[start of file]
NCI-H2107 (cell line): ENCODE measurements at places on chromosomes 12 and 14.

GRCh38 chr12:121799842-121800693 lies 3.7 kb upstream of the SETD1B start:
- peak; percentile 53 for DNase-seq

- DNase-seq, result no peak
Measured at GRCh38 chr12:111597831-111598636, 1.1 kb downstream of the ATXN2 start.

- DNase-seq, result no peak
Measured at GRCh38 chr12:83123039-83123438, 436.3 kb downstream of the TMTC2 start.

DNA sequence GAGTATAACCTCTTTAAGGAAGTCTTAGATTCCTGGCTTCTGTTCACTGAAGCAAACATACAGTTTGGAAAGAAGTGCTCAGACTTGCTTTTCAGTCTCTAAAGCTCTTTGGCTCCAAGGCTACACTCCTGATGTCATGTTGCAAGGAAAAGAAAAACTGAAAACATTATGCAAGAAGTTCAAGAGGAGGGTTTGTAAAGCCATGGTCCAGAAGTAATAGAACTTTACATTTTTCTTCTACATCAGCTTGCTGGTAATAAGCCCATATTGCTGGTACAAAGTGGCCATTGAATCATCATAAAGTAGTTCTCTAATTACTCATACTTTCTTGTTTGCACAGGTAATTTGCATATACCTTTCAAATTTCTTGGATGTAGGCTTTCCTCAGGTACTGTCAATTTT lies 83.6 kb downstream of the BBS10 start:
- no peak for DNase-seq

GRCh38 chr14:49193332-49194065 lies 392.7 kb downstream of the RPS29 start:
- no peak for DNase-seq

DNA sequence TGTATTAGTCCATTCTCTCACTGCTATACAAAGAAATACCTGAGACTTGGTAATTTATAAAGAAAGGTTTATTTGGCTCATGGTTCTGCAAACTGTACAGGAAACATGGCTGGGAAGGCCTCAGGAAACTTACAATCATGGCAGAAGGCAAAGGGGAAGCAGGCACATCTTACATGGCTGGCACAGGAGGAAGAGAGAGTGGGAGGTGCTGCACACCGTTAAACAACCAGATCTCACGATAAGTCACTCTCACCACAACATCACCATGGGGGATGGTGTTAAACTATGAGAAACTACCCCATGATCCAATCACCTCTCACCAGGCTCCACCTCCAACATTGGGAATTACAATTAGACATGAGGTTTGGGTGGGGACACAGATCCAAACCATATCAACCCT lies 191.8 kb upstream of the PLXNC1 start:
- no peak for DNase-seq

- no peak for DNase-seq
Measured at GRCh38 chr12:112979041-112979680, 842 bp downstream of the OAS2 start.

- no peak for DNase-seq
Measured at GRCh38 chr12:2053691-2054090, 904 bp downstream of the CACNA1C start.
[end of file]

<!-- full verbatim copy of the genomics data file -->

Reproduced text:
NCI-H2107 (cell line): ENCODE measurements at places on chromosomes 12 and 14.

GRCh38 chr12:121799842-121800693 lies 3.7 kb upstream of the SETD1B start:
- peak; percentile 53 for DNase-seq

- DNase-seq, result no peak
Measured at GRCh38 chr12:111597831-111598636, 1.1 kb downstream of the ATXN2 start.

- DNase-seq, result no peak
Measured at GRCh38 chr12:83123039-83123438, 436.3 kb downstream of the TMTC2 start.

DNA sequence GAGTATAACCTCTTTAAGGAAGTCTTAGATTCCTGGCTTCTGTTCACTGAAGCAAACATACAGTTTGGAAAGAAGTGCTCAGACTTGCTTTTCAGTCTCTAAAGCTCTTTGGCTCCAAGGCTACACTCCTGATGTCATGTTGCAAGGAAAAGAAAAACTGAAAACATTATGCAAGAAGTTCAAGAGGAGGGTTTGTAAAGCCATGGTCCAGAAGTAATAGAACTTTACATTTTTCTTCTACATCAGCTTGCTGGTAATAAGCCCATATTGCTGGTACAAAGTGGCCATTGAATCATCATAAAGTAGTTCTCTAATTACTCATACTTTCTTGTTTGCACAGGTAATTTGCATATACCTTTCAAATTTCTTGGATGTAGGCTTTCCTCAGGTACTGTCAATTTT lies 83.6 kb downstream of the BBS10 start:
- no peak for DNase-seq

GRCh38 chr14:49193332-49194065 lies 392.7 kb downstream of the RPS29 start:
- no peak for DNase-seq

DNA sequence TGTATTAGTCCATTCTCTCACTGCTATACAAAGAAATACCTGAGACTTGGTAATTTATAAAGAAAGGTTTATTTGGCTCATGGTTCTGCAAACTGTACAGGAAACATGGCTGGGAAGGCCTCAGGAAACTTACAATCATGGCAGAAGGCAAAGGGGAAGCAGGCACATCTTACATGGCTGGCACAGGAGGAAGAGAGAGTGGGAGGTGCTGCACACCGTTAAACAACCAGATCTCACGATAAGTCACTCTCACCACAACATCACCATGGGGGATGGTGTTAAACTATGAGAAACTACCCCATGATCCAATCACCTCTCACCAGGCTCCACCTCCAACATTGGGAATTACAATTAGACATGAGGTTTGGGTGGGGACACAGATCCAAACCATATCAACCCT lies 191.8 kb upstream of the PLXNC1 start:
- no peak for DNase-seq

- no peak for DNase-seq
Measured at GRCh38 chr12:112979041-112979680, 842 bp downstream of the OAS2 start.

- no peak for DNase-seq
Measured at GRCh38 chr12:2053691-2054090, 904 bp downstream of the CACNA1C start.